Ecuador // The northern lowlands and coast //

Where did you get that hat?


Few injustices can be more galling than having your nation’s most famous export attributed to another country, yet this is what Ecuador has suffered with the “Panama hat”. In the mid-nineteenth century, straw hats from Ecuador were traded in Panama along with vast quantities of other goods and quickly became a favourite with gold prospectors and labourers on the Panama Canal. It was precisely the question “where did you get that hat?” that started the association with the country of purchase rather than the country of origin – an error that was cemented when it was introduced to Europe at the 1855 World Fair in Paris as the “Panama hat”. The indignant words “Genuine Panama Hat Made in Ecuador” are now stamped on hats in an attempt to reclaim sovereignty over the product without upsetting the world-renowned name.

The tradition of hat-making probably goes back a long way in coastal Ecuador; Valdivian ceramic figurines from as long ago as 4000 BC seem to be wearing pointed straw hats. The first conquistadors also wrote about the broad, wing-like hats the locals wore, calling them toquillas, after toca, a Spanish word for a wimple. The Spanish soon began to wear them to stave off the sun’s glare, praising their lightness, coolness and even their ability to carry water, due to the hat’s ultra-fine weaving, but changed the shape into more conventional European styles. In the 1830s, factories employing more modern methods were set up in the highlands around Cuenca and Azuay and slowly began to surpass the traditional weavers on the coast. The hat reached its apogee as a fashion icon in the 1940s, when for a short time it became Ecuador’s top export.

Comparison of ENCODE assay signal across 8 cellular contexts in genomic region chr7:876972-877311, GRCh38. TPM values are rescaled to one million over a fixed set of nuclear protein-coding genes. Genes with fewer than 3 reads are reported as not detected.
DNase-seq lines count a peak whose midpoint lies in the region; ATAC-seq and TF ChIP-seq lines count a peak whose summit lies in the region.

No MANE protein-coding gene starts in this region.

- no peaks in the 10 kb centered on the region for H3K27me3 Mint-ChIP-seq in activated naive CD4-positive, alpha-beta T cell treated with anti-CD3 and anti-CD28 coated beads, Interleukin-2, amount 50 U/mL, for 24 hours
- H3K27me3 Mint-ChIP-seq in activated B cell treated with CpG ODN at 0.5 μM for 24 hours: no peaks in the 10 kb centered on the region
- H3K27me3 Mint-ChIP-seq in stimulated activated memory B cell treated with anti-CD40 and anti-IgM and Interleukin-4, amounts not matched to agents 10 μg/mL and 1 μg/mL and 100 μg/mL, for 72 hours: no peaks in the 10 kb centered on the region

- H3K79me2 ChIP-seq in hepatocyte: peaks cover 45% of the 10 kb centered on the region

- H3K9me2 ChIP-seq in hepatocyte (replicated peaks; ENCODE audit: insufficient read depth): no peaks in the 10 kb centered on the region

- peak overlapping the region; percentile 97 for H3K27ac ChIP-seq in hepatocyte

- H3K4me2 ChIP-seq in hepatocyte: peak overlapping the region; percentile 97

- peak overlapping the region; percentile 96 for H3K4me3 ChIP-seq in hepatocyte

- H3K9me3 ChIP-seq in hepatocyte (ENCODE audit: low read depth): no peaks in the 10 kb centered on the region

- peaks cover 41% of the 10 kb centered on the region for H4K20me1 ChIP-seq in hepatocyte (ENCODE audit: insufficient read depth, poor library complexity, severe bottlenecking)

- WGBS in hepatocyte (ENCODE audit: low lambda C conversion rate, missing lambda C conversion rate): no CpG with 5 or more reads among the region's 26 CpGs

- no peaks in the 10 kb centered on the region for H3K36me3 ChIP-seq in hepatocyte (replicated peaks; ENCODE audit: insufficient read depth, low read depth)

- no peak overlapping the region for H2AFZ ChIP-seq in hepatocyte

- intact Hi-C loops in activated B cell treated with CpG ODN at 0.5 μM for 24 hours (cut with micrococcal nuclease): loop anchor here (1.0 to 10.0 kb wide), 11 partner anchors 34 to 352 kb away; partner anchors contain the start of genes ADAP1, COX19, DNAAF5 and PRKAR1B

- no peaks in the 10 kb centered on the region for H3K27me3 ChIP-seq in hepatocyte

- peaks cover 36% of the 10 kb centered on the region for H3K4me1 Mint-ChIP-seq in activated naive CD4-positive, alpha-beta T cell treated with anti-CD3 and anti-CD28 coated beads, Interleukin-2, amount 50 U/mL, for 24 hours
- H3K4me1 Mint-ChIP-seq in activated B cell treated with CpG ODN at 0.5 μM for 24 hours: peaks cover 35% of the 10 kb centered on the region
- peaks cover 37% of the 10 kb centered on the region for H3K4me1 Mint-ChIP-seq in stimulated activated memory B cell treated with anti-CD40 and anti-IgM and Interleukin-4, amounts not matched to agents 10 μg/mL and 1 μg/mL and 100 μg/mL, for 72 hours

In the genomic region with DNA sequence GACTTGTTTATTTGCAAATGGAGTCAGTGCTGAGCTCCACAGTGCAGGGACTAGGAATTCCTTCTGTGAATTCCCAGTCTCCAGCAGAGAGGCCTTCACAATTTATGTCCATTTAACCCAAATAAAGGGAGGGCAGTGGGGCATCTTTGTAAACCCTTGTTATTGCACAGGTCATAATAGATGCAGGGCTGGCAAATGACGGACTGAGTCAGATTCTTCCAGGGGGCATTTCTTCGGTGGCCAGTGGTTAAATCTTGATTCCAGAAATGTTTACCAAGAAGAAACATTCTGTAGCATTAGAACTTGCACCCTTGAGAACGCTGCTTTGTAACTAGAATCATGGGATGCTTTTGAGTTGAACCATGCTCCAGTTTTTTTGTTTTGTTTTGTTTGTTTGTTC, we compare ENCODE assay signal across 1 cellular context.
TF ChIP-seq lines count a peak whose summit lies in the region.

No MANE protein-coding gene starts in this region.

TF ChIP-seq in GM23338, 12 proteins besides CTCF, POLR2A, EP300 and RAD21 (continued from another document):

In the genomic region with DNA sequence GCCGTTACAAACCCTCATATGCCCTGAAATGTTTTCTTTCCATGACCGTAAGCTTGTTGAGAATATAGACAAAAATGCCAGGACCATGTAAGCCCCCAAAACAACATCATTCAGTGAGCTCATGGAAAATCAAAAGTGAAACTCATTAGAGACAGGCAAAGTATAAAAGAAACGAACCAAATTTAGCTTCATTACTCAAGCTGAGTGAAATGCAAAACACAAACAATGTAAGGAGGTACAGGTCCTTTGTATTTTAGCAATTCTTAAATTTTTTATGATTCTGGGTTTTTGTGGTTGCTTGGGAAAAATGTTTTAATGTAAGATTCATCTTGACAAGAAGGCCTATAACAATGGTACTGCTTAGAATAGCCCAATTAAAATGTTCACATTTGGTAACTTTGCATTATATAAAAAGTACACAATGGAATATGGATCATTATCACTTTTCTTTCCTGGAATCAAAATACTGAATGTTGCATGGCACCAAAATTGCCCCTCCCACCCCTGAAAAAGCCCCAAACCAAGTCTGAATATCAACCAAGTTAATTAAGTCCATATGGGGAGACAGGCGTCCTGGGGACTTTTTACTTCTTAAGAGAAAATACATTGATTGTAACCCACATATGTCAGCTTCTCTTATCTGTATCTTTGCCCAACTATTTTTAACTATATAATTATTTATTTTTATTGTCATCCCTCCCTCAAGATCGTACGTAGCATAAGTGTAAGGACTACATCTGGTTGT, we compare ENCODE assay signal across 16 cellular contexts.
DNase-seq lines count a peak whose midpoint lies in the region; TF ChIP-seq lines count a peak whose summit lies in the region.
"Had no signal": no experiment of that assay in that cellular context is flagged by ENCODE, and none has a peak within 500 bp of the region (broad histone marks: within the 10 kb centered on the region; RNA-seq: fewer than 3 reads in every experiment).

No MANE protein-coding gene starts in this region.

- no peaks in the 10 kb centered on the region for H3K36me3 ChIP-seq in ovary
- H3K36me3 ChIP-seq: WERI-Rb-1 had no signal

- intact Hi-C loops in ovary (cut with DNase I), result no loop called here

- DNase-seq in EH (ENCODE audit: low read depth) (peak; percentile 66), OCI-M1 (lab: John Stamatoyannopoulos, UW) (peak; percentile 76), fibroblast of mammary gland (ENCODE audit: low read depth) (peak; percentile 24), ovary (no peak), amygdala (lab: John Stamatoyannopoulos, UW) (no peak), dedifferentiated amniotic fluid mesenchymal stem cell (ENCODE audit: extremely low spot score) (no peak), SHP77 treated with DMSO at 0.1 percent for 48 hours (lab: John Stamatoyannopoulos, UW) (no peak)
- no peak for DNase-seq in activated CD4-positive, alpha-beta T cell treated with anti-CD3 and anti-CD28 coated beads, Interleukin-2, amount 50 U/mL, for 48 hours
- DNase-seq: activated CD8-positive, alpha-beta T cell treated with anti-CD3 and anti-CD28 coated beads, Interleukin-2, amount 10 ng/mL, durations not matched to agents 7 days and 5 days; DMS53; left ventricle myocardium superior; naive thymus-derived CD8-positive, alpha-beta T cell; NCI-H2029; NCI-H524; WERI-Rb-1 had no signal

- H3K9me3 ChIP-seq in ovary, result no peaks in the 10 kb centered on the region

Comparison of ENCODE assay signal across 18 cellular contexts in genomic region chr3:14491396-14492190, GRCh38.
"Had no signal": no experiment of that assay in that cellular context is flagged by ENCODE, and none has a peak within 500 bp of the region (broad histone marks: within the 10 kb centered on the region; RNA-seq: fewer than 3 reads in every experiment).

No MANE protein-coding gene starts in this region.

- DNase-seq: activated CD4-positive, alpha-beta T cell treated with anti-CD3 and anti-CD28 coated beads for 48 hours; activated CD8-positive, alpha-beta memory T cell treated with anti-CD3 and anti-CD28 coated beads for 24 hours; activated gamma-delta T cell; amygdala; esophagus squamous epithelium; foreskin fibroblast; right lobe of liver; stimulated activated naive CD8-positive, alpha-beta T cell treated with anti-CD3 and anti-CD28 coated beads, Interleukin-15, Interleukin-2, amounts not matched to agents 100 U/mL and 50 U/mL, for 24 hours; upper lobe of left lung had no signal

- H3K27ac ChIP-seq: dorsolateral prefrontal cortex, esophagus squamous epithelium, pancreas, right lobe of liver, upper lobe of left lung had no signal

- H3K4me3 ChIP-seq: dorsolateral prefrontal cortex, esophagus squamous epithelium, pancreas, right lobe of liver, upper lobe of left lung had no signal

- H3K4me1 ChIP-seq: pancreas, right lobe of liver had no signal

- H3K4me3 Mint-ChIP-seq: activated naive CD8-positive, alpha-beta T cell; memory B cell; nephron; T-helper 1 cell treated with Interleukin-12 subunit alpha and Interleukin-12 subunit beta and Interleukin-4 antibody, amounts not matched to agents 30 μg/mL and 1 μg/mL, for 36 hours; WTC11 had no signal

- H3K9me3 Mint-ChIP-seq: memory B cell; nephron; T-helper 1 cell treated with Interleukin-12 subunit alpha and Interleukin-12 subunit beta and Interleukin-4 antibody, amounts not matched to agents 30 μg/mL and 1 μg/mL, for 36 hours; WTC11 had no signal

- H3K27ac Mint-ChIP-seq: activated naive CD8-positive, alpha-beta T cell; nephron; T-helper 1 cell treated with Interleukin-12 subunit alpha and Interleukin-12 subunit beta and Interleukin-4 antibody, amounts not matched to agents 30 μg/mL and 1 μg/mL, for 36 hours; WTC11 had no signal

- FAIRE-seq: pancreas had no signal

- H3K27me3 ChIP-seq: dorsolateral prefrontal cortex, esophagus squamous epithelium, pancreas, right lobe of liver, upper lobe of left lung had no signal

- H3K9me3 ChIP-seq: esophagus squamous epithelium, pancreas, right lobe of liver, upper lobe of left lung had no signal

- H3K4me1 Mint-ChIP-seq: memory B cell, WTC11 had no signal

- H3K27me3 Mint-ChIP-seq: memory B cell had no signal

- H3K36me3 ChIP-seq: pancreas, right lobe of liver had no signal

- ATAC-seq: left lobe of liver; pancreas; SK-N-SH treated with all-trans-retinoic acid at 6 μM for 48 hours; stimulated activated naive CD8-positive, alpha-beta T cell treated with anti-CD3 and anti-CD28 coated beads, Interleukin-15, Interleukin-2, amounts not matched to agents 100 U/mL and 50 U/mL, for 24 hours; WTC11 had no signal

The straw, nicknamed paja toquilla, grows between Panama and Bolivia, but only the conditions in Ecuador’s Manabí and Guayas provinces provide a suitable material for hat-making. The toquilla plant can grow up to 6 metres high after three years, but the best leaves are newer shoots harvested from around the base in monthly cycles. The leaves are split, cleaned, boiled, sundried and bleached with sulphur powder, then cut into straw. Weavers, mainly rural villagers from Manabí and Azuay provinces, get to work early in the morning or late at night, both to avoid the sun, which stiffens the straw prematurely, and so it’s not so hot that their hands get sweaty. The brim is woven and tightened and the excess straw trimmed before the hats are washed, dried and softened with a mallet, while more sulphur powder is beaten into the fibres to bleach it before another final trim. The hats are then pulled over wooden blocks and ironed with more sulphur powder, then blocked into final shape by hand, which is more of an art than it sounds; most hats are now steam pressed by machine into shape in a few seconds. The making of a highest-grade superfino takes several months and as many mastercraftsmen, the last experts of a dying art; perhaps it’s no wonder the very best hats can fetch more than $10,000 in the US.

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